I would disagree with Childcare being a low anxiety job. I have worked in this field for the last 6 years and find it very taxing on my anxiety disorders. It is loud, unpredictable, often hectic, and you have to interact with the parents of every child, every day. It's not just a hello and goodbye, it's telling annoyed parents their child was being naughty, or needs help that they often don't have time/patience to give. You have trouble with one child having tantrums? Try being in a room with 20 pre-schoolers who need to stay on task while three of them throw screaming fits. It's being responsible for the safety of a whole classroom of children who do things like put food up their nose, eat mulch, bite, punch, and run with their eyes closed!

In reply to by Anonymous (not verified)

May, 27 2018 at 5:58 am

This is my life!
I totally agree with you

In reply to by Anonymous (not verified)

June, 25 2018 at 4:03 pm

I agree!!! I work in a classroom with 15 children aged 18 months - 3 years + 2 other teachers. Although my job is very rewarding it can also be very stressful and often triggering. I love what I do, and I love the kids - but the difference in values between staff can be an issue. I suffer from CEN and make it my mission for no child to ever feel the way I did/do. I am very in tune with the emotional needs of each child in my class but this also means that they all come to me when needing emotional support - which at times can be overwhelming to have 3 or 4 crying children in my lap, trying to push each other off so they don't have to share me, and no other staff stepping in to support me or them. I also carry a lot of guilt if I feel I was unable to meet a child's emotional needs or if (due to anxiety) I am not able to advocate for them when other staff are dismissing their needs.

In reply to by Anonymous (not verified)

Childcare is NOT low stress
July, 17 2018 at 1:37 pm

I agree with HMC 100%. I can't imagine why anyone would think it remotely appropriate to suggest that an anxious person should work with children. Children are, exactly as HMC said, LOUD and unpredictable. Children are so thoroughly demanding in their neediness, and they are NOT "less intimidating to work with than adults." I'd like to know how the person that originally compiled this list would fare telling an eleven year old to get back in their classroom line, only to then be told something like "make me" or "go f*ck yourself." Both of these things have happened to me, and on more than one occasion. The amount of adult interaction is not reduced, either. If you're not certificated, you'll have to deal with as many different teachers as there are on campus at SOME point, and some look at you like you're no better than the gum they stepped on. Certificated or not, you're ALSO left dealing with irate parents when student discipline becomes necessary (expect that from day one of the school year). There is also the vice principal and the principal to contend with. I'd leave, but the reality of the situation is this: I don't have that luxury. I have bills to pay like everyone else, and getting hired for a position in my school district is notoriously difficult (it was by sheer luck that I was hired at all 6 years ago). As far as finding another job goes, I'm looking at something minimum wage. The very few fields in my area that pay above that and are even halfway sustainable, IF you work full time, are found at schools and through government positions at the post office. As stated before, neither of these types of positions are easy to come by or get into.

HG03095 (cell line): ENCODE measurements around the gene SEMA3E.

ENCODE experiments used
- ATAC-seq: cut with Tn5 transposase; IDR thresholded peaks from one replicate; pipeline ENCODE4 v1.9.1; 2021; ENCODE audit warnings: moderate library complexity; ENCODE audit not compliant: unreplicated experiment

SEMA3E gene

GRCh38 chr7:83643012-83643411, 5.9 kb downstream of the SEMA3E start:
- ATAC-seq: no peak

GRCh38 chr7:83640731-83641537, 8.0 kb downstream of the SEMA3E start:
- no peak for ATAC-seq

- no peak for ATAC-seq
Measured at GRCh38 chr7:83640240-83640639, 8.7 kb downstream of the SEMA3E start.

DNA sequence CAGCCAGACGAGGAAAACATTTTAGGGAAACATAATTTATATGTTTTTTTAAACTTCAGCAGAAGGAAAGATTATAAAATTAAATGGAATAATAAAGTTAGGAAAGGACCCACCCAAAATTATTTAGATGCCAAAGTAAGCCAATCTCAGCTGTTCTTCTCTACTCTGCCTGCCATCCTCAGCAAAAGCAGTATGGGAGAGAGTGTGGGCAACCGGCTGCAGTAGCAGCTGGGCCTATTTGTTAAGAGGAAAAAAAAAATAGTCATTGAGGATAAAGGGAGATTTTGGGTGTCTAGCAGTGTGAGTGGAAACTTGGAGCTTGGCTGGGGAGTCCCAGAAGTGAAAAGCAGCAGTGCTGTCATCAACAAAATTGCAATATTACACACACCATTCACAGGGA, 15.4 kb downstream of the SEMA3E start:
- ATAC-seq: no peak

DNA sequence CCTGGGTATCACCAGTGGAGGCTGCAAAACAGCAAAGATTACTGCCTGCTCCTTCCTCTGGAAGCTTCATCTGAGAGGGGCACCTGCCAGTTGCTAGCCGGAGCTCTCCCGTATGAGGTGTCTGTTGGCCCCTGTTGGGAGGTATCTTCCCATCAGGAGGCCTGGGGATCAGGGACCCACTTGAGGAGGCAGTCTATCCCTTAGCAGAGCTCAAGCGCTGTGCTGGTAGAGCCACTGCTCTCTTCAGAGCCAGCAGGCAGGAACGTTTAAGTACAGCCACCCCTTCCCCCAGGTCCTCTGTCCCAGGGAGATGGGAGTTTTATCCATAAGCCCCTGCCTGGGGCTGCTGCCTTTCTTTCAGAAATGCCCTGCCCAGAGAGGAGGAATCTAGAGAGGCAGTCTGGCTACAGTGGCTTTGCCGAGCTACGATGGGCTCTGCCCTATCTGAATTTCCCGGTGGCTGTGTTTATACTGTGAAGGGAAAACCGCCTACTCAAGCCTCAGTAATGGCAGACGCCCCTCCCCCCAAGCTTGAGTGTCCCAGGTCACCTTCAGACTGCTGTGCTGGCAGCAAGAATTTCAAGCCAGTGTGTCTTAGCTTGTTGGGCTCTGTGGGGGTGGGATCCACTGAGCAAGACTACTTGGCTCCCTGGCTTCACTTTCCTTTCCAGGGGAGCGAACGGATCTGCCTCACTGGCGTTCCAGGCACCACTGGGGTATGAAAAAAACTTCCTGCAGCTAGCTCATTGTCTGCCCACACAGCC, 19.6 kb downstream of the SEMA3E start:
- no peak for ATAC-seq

I've worked at an elementary school for the last 6 years, and it has been an absolute nightmare. My anxiety and depression get worse the longer I stay. Getting pretty desperate at this point.

May, 8 2015 at 2:33 pm

I would like to think that interaction with adults not necessarily be an anxiety trigger, but instead that unsupportive environments with poor professional boundaries are a bigger problem. Any workplace or setting can be anxiety friendly if colleagues and managers are equipped with the right tools.

May, 8 2015 at 7:54 am

I have to disagree with computer programming. Its what I do and stress drives my anxiety high all the time.

May, 8 2015 at 7:34 am

I'm a CNA and it's not anxiety free. You have to deal with some patients that are psychotic and very irate family members. Some of the co-workers are psychotic as well. Nurses that are overly demanding and a host of other things.

In reply to by Anonymous (not verified)

Betsy Shapiro
March, 24 2017 at 1:34 pm

I am an RN who respected the CNAs with whom I worked who worked as hard as I did, who had the patients interests before their own, and tended to their needs as I did. I was not find of working with CNAs who preferred to be on their phones and not going around offering back care, drinks, snacks, maybe a foot rub, maybe just to talk. It is what I did for my patients as well as give meds, access their physical needs and emotional needs. It is a lot harder to be an RN than it was years ago and we tend to depend on the CNAs to give what sometimes it is impossible for us to have the time to do. We have to transcribe orders, perform the necessary orders, assess the patients, Medicate for pain, administer IVs, etc. All of this takes time which is why having knowledgeable, caring CNAs make our care complete. Thank you to all you CNAs whose work is more than a paycheck as it is for me.

May, 8 2015 at 6:42 am

I have to agree with you here. and yes, Noise is my number one thing. I can't deal with a lot of distracting noise. I have had to quit a decent paying job to go on disability because I can not longer do the work I used to do and am so good at - Customer Service. Call center work is the hardest. I worked in many different jobs and cleaning houses or working at a computer with NO interaction with others were the best jobs. (data entry). I went too long without treatment and had a breakdown almost 3 years ago. I am just getting back to a point where I can function somewhat in the house. I got a dog and that has helped a lot. I help with University Studies for mental illness which gives me great satisfaction. Thank you for this article.

Leave a reply